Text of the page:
What did Ev do when they realised there are issues with Medium’s business model (a problem that kills most startups)?

After realising that creating an aesthetically pleasing blogging platform and trying to attract readers by getting famous and established writers to use Medium was not going to work, he pivoted toward a $5 per month subscription model to access premium stories. On the other side of the equation, writers are able to generate revenue when their articles get sufficient amounts of reading time (there seems to be a complex algorithm to determine this) and when they get a ‘clap’, which means there has been positive feedback on their content from other users. The idea is to make Medium valuable enough that people will pay for it, and it seems to be working! (I’ll get into how fast its growing a little further down.)

For a publisher who wants to produce high-quality content, Medium’s business model (the ability to generate revenue from positive reader feedback) incentivises them to produce content with quality and depth in a world where sensationalist ‘clickbait’ is rewarded with advertising dollars.

In summary, Medium has the potential to spark the renaissance for great writing. So, we might be seeing the early signs of a paradigm shift (one I’d bet on – if I could!).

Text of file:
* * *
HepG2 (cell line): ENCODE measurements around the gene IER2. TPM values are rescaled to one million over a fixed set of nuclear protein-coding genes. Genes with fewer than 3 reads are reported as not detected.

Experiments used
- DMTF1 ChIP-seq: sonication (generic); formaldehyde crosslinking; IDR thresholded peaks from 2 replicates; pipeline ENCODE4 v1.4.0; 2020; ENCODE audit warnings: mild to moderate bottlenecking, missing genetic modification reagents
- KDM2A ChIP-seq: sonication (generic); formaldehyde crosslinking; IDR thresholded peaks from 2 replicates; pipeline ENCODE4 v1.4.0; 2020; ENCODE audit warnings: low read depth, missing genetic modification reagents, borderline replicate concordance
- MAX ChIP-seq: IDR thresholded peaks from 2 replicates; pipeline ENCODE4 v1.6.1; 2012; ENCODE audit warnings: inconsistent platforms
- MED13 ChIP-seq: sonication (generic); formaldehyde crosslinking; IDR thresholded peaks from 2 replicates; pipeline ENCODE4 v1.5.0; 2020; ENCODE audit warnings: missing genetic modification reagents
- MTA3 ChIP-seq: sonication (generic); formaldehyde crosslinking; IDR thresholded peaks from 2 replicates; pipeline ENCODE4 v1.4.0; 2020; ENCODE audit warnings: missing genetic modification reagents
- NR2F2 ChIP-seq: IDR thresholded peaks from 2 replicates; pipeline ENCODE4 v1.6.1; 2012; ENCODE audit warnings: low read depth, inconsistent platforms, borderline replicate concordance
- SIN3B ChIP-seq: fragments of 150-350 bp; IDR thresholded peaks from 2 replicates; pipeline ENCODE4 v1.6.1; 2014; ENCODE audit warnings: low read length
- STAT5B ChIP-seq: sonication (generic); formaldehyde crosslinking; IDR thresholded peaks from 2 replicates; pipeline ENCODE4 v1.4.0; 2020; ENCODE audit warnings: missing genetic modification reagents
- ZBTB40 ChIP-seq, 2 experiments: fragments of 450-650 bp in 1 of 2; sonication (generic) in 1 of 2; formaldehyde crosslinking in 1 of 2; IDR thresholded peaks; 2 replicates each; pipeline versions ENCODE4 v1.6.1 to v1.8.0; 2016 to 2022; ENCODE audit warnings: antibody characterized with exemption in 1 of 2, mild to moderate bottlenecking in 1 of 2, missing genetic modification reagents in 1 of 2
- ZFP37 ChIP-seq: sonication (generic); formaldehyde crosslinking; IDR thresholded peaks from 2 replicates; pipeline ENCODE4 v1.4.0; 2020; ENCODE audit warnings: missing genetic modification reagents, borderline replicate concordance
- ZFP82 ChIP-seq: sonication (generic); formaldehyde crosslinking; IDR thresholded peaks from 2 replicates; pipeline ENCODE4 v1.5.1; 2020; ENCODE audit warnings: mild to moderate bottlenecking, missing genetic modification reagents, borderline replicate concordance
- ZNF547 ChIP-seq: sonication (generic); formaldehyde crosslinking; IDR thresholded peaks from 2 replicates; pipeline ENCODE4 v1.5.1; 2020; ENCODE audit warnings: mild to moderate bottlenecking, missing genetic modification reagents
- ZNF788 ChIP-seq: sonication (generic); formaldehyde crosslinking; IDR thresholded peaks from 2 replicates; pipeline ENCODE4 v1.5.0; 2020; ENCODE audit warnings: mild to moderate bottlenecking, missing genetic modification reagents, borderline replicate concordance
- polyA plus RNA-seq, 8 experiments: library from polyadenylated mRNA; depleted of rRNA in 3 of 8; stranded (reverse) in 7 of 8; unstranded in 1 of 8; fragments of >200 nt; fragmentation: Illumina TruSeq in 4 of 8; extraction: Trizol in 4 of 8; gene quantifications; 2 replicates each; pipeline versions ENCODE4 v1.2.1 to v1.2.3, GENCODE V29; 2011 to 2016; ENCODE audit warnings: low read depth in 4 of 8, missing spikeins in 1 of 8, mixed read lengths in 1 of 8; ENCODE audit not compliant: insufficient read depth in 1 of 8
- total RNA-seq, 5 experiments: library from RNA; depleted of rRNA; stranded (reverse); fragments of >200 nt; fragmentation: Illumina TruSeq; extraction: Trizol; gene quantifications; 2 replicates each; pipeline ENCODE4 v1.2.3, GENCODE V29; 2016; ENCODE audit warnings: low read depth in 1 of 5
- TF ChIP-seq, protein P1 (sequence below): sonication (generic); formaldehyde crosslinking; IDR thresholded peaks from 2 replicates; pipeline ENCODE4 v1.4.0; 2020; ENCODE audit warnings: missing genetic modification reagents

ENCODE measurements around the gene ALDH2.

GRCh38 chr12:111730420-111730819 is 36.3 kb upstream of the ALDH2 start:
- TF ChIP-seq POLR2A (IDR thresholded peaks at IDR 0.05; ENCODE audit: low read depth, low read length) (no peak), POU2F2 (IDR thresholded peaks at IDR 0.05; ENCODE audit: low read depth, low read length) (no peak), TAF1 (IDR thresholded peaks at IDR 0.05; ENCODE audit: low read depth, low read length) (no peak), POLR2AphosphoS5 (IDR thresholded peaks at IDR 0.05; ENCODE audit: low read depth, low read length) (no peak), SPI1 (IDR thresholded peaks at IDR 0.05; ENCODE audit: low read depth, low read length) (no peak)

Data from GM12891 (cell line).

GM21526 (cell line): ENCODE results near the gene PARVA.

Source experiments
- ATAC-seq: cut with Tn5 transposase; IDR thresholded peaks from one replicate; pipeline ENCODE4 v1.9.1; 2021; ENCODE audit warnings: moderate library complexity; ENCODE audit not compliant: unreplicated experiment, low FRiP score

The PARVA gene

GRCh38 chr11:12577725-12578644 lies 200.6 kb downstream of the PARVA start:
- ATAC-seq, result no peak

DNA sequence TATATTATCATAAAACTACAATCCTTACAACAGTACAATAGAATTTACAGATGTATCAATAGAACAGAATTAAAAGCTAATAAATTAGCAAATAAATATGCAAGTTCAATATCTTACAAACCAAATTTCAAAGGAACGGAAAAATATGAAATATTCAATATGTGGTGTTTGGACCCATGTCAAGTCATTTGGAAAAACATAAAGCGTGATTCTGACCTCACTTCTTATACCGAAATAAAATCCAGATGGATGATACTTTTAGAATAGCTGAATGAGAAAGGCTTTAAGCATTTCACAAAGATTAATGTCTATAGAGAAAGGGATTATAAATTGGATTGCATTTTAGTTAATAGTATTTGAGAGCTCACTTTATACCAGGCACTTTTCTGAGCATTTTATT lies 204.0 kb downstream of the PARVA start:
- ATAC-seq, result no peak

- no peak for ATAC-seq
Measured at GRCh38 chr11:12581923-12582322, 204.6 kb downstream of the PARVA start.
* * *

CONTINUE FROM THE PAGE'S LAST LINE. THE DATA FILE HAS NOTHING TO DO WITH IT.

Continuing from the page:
How is Ev beating competitors without crashing and burning like most startups?

Ev could be playing philanthropist and retiring to a sunny island. Instead, he is back in the trenches working harder than ever to write his wrongs building Twitter (despite almost everyone else, but him, actually doing the writing).

Facebook, Google and Twitter etc (Medium’s competitors) are all struggling to deal with the increasing backlash over the toxic nature of their platforms. Legacy ad driven platforms are addicted to advertising revenue. This means their content becomes increasingly more shallow. As a result, more and more people will become dissatisfied with the low quality and turn to a platform where the quality of the content is getting better and better.

In response, Ev’s creating a publishing platform that is not addictive. One that is informative and high quality. Medium rewards quality and depth over sensationalism. Ev is playing the long game in an industry he pioneered.

As of late December 2018, Medium was growing at approximately 50% each quarter and has approximately 80m monthly visitors. The company raised approximately USD130m and is valued in excess of USD600m. 

So, what does this mean for you as an investor?

As you can see from the Medium example, successful entrepreneurs make investors more money, more often because they are able to overcome the major reasons why startups fail. This is reflected in the statistics, which found that first-time and failed entrepreneurs had a 20.9% and 22.6% chance of success, respectively, whereas already-successful entrepreneurs had a 30.6%.